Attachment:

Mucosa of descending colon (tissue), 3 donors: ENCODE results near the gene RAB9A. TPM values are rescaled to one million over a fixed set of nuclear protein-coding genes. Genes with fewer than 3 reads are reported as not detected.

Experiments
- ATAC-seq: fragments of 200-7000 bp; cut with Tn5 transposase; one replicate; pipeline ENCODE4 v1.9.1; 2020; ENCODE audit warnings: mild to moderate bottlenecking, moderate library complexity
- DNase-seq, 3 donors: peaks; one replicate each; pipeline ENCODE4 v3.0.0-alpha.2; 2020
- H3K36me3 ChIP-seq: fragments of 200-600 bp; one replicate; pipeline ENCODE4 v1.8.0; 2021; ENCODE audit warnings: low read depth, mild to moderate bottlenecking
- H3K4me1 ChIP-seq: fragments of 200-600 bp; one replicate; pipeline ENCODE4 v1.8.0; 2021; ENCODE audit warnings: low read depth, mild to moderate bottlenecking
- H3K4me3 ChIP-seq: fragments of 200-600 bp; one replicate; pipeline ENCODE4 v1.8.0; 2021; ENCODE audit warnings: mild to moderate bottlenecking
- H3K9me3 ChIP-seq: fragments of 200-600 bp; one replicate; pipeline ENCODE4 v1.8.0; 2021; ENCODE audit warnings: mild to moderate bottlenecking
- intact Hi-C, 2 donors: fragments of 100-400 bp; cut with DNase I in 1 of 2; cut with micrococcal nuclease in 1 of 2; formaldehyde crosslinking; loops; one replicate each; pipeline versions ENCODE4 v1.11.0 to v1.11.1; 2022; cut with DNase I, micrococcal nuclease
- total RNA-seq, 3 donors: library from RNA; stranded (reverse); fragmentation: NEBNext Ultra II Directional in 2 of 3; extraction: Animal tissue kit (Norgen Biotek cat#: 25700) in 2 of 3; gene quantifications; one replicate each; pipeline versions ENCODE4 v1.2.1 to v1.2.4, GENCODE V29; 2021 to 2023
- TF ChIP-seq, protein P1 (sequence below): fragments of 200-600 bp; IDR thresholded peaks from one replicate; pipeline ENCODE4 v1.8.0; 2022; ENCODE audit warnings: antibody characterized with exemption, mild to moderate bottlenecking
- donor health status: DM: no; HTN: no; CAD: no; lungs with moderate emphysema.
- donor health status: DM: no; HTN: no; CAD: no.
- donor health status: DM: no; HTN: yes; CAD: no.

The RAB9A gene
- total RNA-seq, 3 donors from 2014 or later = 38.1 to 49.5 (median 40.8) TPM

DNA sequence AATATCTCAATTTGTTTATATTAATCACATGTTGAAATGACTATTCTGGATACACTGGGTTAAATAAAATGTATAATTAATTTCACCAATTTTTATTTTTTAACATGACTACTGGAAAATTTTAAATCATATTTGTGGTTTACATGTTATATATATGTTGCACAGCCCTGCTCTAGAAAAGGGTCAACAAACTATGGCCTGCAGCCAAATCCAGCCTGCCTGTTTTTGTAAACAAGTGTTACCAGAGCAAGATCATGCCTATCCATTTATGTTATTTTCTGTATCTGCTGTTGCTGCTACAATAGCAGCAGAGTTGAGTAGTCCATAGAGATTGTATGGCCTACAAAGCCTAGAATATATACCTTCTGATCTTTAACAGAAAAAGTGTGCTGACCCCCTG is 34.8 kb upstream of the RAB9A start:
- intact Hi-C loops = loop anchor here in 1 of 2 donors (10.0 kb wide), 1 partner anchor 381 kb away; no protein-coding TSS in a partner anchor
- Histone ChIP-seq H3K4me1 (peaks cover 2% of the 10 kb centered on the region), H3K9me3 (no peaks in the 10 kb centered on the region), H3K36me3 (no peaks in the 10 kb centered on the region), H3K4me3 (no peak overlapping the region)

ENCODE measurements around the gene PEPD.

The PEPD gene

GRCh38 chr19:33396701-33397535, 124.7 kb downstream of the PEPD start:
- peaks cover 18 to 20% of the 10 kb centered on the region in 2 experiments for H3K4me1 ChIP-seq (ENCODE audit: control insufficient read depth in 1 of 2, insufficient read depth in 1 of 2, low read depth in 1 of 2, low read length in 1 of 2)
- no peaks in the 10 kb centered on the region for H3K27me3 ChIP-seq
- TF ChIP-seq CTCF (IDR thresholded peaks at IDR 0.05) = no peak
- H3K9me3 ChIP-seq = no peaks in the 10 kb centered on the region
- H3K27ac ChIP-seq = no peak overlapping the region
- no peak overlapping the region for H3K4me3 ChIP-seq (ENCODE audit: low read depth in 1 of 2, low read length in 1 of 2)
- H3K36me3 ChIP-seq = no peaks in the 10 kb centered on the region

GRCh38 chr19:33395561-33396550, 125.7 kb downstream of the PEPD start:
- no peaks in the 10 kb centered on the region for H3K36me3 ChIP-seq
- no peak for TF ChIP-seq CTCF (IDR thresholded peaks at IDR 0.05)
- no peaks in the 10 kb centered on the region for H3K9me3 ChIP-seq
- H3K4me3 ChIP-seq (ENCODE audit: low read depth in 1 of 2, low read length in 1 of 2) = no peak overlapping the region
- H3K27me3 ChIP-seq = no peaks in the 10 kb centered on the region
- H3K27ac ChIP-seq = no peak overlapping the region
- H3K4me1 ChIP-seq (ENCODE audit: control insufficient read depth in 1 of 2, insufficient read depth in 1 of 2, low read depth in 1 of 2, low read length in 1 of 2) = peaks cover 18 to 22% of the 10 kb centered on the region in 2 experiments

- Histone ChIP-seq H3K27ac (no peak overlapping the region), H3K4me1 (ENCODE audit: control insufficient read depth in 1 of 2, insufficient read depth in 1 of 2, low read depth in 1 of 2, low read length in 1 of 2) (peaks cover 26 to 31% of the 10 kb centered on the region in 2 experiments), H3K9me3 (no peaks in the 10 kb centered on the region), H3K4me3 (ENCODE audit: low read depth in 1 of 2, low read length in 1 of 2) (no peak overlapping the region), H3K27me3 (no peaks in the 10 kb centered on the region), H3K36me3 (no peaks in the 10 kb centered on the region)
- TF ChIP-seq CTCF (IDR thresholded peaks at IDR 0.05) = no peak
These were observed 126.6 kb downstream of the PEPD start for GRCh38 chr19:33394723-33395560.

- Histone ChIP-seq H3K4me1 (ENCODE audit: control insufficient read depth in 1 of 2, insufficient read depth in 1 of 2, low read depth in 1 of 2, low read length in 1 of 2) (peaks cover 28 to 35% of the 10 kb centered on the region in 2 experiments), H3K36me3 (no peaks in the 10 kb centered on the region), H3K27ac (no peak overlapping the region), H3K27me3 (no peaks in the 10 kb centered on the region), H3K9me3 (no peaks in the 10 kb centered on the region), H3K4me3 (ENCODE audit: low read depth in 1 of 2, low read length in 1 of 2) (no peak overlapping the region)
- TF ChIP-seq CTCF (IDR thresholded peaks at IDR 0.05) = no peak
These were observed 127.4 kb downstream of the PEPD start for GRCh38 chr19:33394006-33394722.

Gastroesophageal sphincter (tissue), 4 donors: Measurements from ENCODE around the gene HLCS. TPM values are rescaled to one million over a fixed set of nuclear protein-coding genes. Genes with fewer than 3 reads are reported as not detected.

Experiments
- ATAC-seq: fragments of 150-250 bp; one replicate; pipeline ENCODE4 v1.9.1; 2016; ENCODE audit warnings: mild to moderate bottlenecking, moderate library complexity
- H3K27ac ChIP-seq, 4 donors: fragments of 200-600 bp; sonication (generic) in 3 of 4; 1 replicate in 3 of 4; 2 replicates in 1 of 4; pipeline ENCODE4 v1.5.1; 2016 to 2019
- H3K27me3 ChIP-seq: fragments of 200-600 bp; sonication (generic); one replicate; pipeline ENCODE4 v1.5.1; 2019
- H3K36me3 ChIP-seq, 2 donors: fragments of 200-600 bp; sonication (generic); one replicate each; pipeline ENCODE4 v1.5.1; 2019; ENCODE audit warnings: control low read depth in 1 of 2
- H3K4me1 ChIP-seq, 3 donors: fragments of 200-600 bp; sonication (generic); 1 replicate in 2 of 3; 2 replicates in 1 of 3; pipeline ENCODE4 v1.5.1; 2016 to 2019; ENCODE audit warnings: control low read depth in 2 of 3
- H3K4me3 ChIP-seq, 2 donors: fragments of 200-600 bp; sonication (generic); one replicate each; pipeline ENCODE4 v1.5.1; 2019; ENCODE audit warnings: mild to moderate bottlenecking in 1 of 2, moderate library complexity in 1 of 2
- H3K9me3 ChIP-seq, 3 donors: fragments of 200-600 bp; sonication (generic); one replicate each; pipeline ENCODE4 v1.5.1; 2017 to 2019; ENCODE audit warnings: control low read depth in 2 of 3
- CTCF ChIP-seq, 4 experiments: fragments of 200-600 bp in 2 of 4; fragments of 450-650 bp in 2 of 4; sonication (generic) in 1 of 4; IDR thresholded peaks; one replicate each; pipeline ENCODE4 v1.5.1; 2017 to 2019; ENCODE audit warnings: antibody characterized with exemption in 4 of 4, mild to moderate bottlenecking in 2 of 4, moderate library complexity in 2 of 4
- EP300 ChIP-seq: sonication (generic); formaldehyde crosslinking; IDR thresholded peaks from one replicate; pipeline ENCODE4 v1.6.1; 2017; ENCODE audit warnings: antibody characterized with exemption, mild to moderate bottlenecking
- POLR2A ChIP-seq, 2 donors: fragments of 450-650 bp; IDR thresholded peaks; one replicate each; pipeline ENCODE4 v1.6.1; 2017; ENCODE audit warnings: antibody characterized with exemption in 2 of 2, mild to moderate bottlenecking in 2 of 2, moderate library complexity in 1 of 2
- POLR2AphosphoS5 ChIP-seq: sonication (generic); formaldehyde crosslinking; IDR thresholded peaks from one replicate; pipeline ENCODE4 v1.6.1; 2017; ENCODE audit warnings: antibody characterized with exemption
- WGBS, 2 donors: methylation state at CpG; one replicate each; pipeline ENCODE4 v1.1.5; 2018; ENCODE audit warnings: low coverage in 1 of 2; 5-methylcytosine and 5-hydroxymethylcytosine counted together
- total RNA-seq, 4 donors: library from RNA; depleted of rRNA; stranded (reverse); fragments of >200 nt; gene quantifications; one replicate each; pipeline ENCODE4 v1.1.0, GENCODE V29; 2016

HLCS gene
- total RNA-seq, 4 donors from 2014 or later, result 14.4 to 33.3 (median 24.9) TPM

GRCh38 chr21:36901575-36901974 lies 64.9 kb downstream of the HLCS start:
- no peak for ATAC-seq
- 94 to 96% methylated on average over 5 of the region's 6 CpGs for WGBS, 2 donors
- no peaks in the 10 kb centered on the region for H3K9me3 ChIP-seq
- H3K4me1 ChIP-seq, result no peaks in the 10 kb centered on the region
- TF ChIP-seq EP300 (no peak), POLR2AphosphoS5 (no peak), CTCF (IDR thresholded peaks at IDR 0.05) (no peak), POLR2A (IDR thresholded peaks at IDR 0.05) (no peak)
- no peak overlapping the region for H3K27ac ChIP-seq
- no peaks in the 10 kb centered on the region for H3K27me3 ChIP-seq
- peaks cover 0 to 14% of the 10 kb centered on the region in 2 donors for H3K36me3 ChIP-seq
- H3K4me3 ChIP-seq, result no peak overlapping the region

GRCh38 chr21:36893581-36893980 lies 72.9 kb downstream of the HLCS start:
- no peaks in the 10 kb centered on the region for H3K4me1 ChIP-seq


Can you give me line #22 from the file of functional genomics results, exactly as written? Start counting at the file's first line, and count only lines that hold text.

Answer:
GRCh38 chr19:33396701-33397535, 124.7 kb downstream of the PEPD start: